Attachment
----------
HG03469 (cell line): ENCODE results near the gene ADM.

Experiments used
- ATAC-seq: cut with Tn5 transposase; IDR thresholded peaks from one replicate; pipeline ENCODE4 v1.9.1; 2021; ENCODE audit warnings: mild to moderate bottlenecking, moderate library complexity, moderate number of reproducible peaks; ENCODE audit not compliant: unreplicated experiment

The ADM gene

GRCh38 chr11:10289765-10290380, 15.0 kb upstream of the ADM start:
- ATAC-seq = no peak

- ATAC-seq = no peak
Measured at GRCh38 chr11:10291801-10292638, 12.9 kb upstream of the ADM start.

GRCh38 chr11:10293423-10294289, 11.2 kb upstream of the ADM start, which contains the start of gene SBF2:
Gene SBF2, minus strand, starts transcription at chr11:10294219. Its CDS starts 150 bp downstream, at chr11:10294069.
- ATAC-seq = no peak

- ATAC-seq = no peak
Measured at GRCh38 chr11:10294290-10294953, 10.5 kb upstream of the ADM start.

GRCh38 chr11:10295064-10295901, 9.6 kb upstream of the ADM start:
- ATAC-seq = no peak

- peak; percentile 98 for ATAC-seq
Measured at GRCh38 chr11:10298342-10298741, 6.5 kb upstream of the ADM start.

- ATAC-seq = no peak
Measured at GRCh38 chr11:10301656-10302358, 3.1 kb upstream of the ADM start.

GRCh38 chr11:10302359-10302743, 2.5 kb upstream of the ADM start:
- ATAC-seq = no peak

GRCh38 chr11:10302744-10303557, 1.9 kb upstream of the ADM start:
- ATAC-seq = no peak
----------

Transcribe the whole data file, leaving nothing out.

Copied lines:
HG03469 (cell line): ENCODE results near the gene ADM.

Experiments used
- ATAC-seq: cut with Tn5 transposase; IDR thresholded peaks from one replicate; pipeline ENCODE4 v1.9.1; 2021; ENCODE audit warnings: mild to moderate bottlenecking, moderate library complexity, moderate number of reproducible peaks; ENCODE audit not compliant: unreplicated experiment

The ADM gene

GRCh38 chr11:10289765-10290380, 15.0 kb upstream of the ADM start:
- ATAC-seq = no peak

- ATAC-seq = no peak
Measured at GRCh38 chr11:10291801-10292638, 12.9 kb upstream of the ADM start.

GRCh38 chr11:10293423-10294289, 11.2 kb upstream of the ADM start, which contains the start of gene SBF2:
Gene SBF2, minus strand, starts transcription at chr11:10294219. Its CDS starts 150 bp downstream, at chr11:10294069.
- ATAC-seq = no peak

- ATAC-seq = no peak
Measured at GRCh38 chr11:10294290-10294953, 10.5 kb upstream of the ADM start.

GRCh38 chr11:10295064-10295901, 9.6 kb upstream of the ADM start:
- ATAC-seq = no peak

- peak; percentile 98 for ATAC-seq
Measured at GRCh38 chr11:10298342-10298741, 6.5 kb upstream of the ADM start.

- ATAC-seq = no peak
Measured at GRCh38 chr11:10301656-10302358, 3.1 kb upstream of the ADM start.

GRCh38 chr11:10302359-10302743, 2.5 kb upstream of the ADM start:
- ATAC-seq = no peak

GRCh38 chr11:10302744-10303557, 1.9 kb upstream of the ADM start:
- ATAC-seq = no peak